1 1Institut de recherche pour le développement (IRD), UMR 201 "Développement et Sociétés," Université Paris 1 Panthéon-Sorbonne-IRD, 45 bis, Avenue de la Belle Gabrielle, 94736 Nogent-sur-Marne,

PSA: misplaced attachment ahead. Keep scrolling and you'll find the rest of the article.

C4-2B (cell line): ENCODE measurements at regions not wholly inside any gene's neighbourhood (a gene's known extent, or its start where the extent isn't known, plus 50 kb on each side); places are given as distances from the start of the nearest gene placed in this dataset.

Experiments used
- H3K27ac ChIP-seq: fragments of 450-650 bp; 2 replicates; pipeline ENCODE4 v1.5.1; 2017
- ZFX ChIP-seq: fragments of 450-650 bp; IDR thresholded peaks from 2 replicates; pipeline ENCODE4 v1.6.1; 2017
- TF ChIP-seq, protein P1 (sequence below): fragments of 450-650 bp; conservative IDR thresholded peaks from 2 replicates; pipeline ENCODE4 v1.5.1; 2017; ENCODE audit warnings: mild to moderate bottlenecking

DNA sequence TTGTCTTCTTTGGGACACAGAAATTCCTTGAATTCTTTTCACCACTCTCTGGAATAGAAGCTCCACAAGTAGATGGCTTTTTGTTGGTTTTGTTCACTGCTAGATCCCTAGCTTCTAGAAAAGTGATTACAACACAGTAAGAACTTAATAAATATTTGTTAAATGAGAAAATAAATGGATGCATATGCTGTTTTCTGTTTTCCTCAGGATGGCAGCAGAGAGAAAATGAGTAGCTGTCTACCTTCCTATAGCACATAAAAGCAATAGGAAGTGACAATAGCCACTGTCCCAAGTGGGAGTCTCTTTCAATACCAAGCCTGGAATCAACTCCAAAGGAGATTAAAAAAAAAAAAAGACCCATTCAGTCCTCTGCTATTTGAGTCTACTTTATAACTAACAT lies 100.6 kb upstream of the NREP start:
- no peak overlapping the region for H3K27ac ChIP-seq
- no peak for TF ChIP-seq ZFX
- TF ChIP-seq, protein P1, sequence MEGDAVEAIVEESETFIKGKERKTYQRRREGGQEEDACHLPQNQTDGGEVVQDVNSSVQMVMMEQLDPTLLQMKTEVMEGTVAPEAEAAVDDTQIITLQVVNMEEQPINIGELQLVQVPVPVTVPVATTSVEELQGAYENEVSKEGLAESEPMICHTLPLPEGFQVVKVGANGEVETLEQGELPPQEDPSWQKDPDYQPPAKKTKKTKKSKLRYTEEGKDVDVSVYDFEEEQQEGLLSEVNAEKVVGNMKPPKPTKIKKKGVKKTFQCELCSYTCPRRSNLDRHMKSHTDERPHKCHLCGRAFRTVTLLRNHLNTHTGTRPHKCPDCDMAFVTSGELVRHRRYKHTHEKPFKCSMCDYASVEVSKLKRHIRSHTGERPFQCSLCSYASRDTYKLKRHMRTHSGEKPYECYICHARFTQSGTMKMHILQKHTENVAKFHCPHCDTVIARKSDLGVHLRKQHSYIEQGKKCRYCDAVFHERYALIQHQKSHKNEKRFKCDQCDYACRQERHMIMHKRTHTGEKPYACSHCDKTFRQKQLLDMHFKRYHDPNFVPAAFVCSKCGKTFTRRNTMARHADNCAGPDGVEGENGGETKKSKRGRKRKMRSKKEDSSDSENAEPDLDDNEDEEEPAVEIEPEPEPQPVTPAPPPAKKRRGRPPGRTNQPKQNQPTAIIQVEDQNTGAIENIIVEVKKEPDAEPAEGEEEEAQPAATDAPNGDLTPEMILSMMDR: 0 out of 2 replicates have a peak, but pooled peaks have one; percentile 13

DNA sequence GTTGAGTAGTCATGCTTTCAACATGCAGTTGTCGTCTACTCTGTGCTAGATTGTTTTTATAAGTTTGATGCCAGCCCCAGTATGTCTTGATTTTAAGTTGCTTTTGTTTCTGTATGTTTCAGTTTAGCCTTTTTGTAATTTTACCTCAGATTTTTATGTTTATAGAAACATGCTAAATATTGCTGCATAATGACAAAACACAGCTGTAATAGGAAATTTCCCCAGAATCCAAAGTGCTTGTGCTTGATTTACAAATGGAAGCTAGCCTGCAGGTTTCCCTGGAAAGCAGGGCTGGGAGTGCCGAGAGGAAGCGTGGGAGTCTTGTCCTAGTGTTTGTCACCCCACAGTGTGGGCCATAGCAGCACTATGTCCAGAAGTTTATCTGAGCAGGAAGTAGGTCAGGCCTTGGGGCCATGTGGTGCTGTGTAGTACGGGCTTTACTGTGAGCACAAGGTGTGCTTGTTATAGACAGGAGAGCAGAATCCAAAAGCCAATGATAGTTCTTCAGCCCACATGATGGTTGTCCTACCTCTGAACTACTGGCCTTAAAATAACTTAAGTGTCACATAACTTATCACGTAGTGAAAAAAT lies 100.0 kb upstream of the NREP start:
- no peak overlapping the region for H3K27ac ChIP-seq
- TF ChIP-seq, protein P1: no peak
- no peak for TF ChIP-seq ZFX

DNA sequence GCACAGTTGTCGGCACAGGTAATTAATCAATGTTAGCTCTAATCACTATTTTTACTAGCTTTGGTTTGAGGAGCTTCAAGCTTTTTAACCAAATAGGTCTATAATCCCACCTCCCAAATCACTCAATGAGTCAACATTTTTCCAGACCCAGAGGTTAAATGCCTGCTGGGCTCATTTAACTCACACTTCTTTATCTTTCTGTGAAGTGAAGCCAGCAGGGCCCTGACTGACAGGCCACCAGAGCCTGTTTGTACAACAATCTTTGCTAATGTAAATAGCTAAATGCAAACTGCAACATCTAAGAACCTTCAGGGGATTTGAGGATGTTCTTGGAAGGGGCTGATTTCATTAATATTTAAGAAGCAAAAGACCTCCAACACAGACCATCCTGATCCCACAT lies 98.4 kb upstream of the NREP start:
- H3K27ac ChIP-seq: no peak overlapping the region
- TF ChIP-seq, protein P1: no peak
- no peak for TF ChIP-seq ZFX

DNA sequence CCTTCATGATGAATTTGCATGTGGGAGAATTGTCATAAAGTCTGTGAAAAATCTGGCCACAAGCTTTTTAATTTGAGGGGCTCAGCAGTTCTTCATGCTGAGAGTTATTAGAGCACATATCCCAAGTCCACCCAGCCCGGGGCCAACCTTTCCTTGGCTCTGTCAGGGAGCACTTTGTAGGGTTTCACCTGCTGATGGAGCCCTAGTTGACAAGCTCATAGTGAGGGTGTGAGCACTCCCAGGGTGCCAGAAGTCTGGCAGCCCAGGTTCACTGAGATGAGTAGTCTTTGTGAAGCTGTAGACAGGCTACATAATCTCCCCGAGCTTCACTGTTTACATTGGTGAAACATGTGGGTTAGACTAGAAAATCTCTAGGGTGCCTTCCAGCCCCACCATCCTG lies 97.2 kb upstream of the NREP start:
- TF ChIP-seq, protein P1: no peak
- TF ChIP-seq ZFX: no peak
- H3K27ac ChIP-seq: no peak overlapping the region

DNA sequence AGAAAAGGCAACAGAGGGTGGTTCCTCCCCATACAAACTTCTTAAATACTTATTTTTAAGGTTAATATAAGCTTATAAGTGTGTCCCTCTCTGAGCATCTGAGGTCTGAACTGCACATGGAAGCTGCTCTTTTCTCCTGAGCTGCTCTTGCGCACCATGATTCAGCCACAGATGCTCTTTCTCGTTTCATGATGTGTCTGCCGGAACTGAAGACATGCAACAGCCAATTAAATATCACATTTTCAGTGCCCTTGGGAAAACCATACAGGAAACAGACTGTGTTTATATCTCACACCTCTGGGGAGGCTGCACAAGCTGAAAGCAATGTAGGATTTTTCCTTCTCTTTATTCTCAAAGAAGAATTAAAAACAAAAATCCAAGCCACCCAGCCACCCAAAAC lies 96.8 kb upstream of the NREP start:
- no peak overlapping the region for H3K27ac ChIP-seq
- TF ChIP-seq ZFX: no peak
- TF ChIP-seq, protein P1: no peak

In June 2008, the 1938 Personal Status Regulations for the Coptic Orthodox Church in Egypt were amended to limit the grounds for divorce to adultery and change of religion. This revision followed a ruling of the State Council requiring Pope Shenouda III, the head of the Coptic Orthodox Church, to grant a divorced Orthodox Copt a license to remarry. The amendments ended a long-standing conflict between the Egyptian national courts and the Coptic Orthodox Church regarding the effects of judicial divorce: prior to the revision, thousands of couples divorced before the courts were considered by the Church to be still married. However, by restricting the possibilities for Orthodox Copts to obtain a divorce, the 2008 amendments may lead to an increase in conversions to other religious faiths to escape application of the revised 1938 regulations. In this essay, I analyze the 2008 amendments, the State Council ruling, landmark decisions of the Court of Cassation, comments by legal scholars and articles in newspapers, in an effort to assess the current status of divorce and remarriage among Orthodox Copts in Egypt and the problems generated by the application of conflicts rules between non-Muslim personal status laws in case of inter-religious marriages. At the end of the essay, I mention developments that took place in June 2010 after the release of a new ruling by the State Council.